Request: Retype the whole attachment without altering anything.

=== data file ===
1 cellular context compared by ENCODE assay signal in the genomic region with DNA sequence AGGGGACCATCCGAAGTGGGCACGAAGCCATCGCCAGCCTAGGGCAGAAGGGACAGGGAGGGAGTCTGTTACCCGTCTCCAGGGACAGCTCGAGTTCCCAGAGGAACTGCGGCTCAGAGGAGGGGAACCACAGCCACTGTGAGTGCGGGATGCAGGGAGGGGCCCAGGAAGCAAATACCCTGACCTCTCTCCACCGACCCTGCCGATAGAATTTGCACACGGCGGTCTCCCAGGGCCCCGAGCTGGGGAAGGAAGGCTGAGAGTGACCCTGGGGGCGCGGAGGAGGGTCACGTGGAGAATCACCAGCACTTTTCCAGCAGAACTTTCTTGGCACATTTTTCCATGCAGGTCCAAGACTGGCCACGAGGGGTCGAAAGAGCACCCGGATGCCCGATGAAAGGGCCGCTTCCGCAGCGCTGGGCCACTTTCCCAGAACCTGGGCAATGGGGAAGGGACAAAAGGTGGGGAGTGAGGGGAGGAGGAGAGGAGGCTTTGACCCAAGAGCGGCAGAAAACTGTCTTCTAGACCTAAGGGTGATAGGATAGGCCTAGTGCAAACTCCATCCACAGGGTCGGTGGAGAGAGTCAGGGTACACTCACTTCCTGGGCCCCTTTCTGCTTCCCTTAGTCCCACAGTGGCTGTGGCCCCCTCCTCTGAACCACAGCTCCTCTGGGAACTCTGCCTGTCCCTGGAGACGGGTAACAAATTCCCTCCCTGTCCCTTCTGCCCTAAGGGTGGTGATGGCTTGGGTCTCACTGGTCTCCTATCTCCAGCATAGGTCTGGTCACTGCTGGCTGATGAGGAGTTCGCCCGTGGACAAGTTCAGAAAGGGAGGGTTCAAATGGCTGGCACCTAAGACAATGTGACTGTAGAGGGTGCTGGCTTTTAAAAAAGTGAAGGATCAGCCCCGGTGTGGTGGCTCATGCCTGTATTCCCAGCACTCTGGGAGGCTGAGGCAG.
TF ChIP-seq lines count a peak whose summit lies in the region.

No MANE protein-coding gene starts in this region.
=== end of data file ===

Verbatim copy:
1 cellular context compared by ENCODE assay signal in the genomic region with DNA sequence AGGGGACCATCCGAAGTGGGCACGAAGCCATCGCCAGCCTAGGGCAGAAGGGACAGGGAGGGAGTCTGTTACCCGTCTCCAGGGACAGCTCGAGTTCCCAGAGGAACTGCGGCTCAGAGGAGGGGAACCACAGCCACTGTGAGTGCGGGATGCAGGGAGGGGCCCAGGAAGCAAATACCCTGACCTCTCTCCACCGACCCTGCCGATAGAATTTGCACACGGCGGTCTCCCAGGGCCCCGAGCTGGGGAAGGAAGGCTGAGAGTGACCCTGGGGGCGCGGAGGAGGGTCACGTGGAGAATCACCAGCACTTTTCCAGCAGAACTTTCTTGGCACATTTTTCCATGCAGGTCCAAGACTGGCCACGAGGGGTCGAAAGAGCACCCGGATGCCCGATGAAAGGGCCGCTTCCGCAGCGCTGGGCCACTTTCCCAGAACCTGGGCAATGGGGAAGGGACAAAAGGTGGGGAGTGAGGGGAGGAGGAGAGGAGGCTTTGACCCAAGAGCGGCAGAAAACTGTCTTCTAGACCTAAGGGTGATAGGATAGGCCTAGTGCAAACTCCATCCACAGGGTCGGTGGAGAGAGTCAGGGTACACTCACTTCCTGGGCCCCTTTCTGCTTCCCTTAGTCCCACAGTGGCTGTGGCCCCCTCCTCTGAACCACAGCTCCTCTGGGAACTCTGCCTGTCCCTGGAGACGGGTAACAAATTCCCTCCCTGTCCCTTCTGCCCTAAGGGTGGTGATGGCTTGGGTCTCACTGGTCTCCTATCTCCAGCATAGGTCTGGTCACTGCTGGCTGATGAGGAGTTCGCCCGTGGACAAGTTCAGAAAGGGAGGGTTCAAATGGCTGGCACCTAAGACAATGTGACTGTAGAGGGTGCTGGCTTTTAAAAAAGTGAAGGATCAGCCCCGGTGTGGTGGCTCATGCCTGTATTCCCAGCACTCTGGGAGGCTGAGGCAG.
TF ChIP-seq lines count a peak whose summit lies in the region.

No MANE protein-coding gene starts in this region.